Sourcegraph is a web-based, self-hosted code search and navigation tool for developers, used by Uber, Lyft, Yelp, and more.
It takes less than 5 minutes to run and install Sourcegraph using Docker:
docker run -d --publish 7080:7080 --publish 127.0.0.1:3370:3370 --rm --volume ~/.sourcegraph/config:/etc/sourcegraph --volume ~/.sourcegraph/data:/var/opt/sourcegraph sourcegraph/server:3.27.4
Once the server is ready (logo is displayed in the terminal), navigate to the hostname or IP address on port
7080. Create the admin account, then you’ll be guided through setting up Sourcegraph for code searching and navigation.
For next steps and further configuration options, visit the site administration documentation.
All you need to do to upgrade Sourcegraph is to restart your Docker server with a new image tag.
We actively maintain the two most recent monthly releases of Sourcegraph.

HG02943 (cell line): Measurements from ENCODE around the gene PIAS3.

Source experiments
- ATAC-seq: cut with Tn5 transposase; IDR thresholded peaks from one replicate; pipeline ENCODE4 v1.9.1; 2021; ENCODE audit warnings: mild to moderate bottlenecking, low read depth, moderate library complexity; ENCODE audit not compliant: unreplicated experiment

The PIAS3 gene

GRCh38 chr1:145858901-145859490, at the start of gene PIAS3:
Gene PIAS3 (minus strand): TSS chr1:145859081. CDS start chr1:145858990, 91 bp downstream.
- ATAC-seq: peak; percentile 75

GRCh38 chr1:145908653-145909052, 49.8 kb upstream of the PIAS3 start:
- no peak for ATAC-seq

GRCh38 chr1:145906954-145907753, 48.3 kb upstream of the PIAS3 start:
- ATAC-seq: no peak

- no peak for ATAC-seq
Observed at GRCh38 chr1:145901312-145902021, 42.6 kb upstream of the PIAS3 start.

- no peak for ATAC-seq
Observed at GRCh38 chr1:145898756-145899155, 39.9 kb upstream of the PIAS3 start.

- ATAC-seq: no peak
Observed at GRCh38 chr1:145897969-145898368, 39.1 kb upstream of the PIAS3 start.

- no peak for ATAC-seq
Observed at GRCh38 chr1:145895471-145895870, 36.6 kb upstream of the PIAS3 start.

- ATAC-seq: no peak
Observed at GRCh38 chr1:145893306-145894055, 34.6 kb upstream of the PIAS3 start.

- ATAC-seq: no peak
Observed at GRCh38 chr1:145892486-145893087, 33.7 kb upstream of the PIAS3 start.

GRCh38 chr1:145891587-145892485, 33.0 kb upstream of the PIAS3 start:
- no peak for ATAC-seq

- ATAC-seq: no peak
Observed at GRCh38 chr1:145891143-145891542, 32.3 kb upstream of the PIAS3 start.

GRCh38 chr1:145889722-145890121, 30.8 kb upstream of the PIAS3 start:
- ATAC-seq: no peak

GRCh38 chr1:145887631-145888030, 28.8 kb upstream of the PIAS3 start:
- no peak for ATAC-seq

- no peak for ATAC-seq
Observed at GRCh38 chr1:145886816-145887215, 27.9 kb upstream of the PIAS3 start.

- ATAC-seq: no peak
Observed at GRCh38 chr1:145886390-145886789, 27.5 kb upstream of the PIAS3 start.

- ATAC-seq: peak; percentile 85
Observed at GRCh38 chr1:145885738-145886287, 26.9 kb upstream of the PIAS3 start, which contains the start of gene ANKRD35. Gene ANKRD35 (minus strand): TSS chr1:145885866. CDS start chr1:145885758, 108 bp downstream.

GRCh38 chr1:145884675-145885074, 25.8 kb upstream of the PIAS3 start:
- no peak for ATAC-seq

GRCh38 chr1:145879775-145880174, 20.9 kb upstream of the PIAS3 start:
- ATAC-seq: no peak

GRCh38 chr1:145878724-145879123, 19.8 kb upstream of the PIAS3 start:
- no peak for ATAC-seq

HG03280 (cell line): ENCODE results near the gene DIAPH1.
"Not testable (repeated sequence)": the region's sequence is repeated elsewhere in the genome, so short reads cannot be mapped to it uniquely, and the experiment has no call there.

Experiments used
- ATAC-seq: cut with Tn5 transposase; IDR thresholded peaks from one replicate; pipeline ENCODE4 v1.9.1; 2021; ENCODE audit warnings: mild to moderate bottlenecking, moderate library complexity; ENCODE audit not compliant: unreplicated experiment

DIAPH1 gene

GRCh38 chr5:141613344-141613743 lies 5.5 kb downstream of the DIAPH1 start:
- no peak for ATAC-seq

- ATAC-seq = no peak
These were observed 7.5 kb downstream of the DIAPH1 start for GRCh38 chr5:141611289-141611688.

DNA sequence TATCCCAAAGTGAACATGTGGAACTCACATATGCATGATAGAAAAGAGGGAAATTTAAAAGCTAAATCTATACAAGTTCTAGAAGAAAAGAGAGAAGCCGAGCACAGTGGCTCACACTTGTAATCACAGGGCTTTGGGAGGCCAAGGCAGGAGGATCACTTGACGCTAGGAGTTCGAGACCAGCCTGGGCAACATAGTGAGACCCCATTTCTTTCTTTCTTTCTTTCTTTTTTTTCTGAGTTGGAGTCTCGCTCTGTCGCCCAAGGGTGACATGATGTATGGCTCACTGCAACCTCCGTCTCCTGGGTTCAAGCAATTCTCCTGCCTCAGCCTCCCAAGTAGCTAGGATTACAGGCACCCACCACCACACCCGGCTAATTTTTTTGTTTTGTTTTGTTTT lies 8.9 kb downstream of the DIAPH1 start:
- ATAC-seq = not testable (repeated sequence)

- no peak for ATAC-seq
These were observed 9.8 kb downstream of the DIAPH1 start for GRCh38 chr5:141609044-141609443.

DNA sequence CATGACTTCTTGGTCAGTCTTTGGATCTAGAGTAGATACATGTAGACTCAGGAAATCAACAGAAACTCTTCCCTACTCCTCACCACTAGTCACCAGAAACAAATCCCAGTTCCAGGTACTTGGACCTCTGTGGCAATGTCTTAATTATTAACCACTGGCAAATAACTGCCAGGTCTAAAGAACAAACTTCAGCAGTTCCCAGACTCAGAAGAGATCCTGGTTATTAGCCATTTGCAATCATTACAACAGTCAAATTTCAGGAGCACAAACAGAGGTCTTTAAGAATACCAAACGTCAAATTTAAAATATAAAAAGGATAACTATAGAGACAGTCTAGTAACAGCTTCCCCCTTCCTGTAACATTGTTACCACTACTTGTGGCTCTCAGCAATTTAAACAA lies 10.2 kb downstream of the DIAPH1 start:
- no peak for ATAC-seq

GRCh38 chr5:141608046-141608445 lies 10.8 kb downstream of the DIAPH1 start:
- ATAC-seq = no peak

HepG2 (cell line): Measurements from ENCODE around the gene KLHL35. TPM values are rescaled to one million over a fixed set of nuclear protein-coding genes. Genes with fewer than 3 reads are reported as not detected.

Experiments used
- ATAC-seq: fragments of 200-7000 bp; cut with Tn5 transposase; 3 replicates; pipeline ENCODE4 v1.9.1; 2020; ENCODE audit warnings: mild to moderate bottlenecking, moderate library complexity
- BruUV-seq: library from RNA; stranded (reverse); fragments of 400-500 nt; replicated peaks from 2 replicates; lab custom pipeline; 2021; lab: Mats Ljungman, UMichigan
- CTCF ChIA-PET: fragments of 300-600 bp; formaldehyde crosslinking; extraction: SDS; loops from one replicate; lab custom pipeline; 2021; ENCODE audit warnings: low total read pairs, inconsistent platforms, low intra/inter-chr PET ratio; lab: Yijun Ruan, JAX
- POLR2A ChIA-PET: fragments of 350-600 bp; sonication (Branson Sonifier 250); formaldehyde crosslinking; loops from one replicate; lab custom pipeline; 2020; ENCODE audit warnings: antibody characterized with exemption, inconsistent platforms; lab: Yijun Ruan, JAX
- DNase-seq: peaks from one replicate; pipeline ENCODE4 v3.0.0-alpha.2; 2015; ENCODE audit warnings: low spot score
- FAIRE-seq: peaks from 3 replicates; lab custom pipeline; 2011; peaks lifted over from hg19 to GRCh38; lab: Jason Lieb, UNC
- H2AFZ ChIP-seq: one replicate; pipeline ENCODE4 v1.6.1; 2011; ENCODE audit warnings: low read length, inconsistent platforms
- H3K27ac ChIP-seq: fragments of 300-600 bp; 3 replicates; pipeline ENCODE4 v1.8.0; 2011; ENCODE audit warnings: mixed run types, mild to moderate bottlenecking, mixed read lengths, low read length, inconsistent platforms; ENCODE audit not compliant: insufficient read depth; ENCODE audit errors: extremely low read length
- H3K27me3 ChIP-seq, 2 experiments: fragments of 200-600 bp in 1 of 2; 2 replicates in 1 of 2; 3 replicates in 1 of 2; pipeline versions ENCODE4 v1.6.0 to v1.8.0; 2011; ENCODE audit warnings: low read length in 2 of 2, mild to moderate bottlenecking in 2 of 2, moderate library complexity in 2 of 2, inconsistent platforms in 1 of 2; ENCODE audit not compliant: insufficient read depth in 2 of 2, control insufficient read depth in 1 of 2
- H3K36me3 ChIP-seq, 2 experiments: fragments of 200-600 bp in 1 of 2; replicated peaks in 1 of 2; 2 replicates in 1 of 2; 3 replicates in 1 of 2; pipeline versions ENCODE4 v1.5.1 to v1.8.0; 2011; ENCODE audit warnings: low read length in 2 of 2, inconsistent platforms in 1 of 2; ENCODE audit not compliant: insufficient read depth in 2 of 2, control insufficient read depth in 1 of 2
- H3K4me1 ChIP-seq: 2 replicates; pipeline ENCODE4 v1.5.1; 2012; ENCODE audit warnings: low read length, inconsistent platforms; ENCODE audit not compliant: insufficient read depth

Upgrades should happen across consecutive minor versions of Sourcegraph. For example, if you are running Sourcegraph 3.1 and want to upgrade to 3.3, you should upgrade to 3.2 and then 3.3.
The Docker server image tags follow SemVer semantics, so version
3.27.4can be found at
sourcegraph/server:3.27.4. You can see the full list of tags on our Docker Hub page.
Features and tutorials
- Tour: A walkthrough of Sourcegraph’s features, with real-world example use cases.
- How to run a Sourcegraph trial at your company
- Integrations with GitHub, GitLab, Bitbucket, etc.
- Chrome and Firefox browser extensions
- Query syntax reference
- GraphQL API
You can use Sourcegraph in 3 ways:
- Self-hosted: Deploy and manage your own Sourcegraph instance.
- Managed instance: A private Sourcegraph deployment managed by Sourcegraph.
- Sourcegraph Cloud: For public code only. No signup or installation required.
For self-hosted Sourcegraph instances, you run a Docker image or Kubernetes cluster on-premises or on your preferred cloud provider. There are 3 tiers: Core, Team, and Enterprise. Team and Enterprise features require a Sourcegraph subscription.